Wednesday, March 23, 2011
Tonight or Tomorrow We Should Hear About Act 10 - Concern over Publishing Deadline Driving Fast Track Appeal?
Judge Paul Higginbotham of District 4 Court of Appeals, who along with Judge Paul Lundsten and Judge Brian Blanchard, are considering the Petition for an Interlocutory Appeal in Ozanne v. LaFollette.
Yesterday I posted about the Court of Appeal's Order Monday that seems to be putting the AG's Petition for an interlocutory appeal of Judge Sumi's injunction on the fast track. The fact that the Court wanted DA Ozanne to brief a specific issue by 4:00 PM yesterday, and gave him until today at 4:00 PM to address the balance of the arguments in the AG's brief tells me that the Court expects to do something substantive with the AG's Petition either late today or very early tomorrow.
The AG's brief argues, at page 30, that if the law can't be published by the statutory deadline of March 25, later publication will not serve to convert Act 10 into an effective law. This is one of the bases for the AG to ask the Court of Appeals to step into the fray immediately, rather than to wait for Judge Sumi to finish the lawsuit at the trial level. This argument seems silly, as a practical matter. If the injunction serves to delay the publication, it would be most reasonable to view the statutory deadline for the law's publication to be extended on a day-for-day basis for every day the injunction was in effect. I would guess that is how the Court of Appeals would likely treat that publication issue. But the Court may be wanting to try to avoid having any new Democratic challenge to the effectiveness of the new law created by its delay in handling the lawsuit. Thus, if the Court of Appeals does decide the injunction was improvidently granted, a quick ruling will permit the publication by Friday. If the Court of Appeals rules against stepping in at this stage, a quick ruling may leave the Supreme Court some time to step in on an emergency basis and decide whether to lift the injunction in time for publication Friday.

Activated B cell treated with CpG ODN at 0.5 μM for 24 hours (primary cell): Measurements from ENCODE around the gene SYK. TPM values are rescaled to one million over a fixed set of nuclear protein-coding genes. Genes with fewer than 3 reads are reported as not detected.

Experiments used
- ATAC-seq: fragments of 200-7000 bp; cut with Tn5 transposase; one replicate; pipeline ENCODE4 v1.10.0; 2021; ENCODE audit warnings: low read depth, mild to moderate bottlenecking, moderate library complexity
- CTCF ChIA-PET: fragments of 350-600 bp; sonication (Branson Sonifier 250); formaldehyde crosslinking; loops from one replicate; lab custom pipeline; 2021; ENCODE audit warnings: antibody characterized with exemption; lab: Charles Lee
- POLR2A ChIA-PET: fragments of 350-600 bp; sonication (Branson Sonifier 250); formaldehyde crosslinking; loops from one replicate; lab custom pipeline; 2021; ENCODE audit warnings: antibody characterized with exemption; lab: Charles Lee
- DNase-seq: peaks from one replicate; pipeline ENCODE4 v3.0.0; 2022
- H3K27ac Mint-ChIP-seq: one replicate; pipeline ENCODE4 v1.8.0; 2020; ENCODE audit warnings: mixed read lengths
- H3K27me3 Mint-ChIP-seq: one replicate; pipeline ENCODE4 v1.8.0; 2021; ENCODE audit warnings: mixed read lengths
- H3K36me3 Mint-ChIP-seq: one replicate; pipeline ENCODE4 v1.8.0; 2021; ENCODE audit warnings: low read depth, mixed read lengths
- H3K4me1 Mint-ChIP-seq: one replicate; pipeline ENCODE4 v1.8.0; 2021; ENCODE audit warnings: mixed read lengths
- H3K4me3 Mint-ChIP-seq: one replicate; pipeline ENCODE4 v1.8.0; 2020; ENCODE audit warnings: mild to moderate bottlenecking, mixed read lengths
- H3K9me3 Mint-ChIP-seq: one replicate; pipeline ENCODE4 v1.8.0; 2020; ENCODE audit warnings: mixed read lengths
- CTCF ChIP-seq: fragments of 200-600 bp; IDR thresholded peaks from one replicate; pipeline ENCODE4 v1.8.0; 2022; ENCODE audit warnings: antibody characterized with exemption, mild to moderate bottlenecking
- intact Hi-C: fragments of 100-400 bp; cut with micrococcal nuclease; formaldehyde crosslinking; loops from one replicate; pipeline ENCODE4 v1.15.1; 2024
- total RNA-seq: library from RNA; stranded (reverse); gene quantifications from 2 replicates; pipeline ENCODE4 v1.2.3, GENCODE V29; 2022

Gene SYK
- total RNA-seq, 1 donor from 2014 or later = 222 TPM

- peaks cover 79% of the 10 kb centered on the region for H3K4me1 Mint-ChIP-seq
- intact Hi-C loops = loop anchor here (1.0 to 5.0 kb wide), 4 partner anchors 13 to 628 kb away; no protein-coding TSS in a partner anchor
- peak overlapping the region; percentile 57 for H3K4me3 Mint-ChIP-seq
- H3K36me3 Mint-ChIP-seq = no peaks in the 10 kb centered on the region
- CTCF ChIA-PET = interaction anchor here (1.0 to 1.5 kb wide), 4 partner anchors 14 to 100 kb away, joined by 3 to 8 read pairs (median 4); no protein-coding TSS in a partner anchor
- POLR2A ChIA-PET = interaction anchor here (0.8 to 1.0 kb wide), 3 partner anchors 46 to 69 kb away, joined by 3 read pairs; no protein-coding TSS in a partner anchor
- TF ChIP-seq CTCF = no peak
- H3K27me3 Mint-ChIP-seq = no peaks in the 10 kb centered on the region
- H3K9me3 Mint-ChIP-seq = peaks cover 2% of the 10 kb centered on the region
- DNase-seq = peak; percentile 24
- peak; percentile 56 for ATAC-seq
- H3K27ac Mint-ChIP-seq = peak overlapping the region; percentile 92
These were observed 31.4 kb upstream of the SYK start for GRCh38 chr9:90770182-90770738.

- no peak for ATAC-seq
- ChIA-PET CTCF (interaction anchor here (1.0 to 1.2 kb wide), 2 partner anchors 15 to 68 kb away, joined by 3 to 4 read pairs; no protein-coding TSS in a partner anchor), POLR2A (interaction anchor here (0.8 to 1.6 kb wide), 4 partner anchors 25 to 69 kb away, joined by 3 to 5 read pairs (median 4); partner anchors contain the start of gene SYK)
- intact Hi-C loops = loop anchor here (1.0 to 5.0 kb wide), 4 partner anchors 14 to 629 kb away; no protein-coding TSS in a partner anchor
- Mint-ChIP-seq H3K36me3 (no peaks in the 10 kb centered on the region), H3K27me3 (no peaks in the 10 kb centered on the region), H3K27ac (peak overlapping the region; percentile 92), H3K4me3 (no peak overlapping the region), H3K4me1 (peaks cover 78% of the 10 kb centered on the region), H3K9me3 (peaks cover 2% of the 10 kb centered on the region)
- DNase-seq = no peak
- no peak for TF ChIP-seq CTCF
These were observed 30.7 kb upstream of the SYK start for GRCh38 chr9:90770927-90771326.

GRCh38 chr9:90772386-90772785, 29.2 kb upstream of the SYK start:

If the Court of Appeals rules that the injunction should not have been granted, I would look for it to possibly stay the lifting of the Sumi order for a day, to give the DA time to try to quickly make an argument to the Supreme Court that the injunction should remain in place until the Supreme Court decides to consider taking the case on.
Tonight or tomorrow morning will shed more light on the future of Act 10. And I predict the handling of the matter at the Supreme Court will be on people's minds when they vote on April 5.